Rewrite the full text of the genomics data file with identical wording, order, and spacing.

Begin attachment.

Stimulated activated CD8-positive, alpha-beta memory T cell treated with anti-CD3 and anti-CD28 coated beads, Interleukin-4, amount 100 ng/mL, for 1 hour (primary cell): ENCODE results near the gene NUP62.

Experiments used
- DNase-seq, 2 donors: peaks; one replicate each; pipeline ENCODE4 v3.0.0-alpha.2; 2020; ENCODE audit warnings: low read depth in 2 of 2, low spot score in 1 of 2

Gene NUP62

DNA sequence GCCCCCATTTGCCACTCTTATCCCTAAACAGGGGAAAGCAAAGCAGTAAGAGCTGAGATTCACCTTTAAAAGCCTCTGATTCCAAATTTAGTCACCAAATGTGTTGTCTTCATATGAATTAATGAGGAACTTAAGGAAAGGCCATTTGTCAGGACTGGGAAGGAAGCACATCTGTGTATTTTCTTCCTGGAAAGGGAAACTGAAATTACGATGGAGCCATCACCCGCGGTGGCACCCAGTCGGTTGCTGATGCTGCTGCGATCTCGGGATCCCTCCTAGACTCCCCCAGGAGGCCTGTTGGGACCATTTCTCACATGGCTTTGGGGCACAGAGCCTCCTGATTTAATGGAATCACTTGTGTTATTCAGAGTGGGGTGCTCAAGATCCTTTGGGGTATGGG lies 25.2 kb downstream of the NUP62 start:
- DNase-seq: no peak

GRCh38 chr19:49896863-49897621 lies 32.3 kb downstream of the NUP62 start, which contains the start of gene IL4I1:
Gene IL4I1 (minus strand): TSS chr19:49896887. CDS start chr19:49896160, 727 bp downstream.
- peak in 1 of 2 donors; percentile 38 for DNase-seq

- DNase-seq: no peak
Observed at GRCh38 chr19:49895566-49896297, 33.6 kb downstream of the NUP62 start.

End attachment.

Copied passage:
Stimulated activated CD8-positive, alpha-beta memory T cell treated with anti-CD3 and anti-CD28 coated beads, Interleukin-4, amount 100 ng/mL, for 1 hour (primary cell): ENCODE results near the gene NUP62.

Experiments used
- DNase-seq, 2 donors: peaks; one replicate each; pipeline ENCODE4 v3.0.0-alpha.2; 2020; ENCODE audit warnings: low read depth in 2 of 2, low spot score in 1 of 2

Gene NUP62

DNA sequence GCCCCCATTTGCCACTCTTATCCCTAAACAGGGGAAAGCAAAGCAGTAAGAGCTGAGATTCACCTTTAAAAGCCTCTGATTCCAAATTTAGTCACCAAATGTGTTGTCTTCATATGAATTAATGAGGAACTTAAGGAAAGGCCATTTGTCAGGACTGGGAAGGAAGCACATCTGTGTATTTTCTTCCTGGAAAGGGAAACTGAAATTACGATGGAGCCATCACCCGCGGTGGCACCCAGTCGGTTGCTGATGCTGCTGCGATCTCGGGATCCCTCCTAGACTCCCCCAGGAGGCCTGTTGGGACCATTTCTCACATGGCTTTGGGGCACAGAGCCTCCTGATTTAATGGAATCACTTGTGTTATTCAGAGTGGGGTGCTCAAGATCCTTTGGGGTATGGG lies 25.2 kb downstream of the NUP62 start:
- DNase-seq: no peak

GRCh38 chr19:49896863-49897621 lies 32.3 kb downstream of the NUP62 start, which contains the start of gene IL4I1:
Gene IL4I1 (minus strand): TSS chr19:49896887. CDS start chr19:49896160, 727 bp downstream.
- peak in 1 of 2 donors; percentile 38 for DNase-seq

- DNase-seq: no peak
Observed at GRCh38 chr19:49895566-49896297, 33.6 kb downstream of the NUP62 start.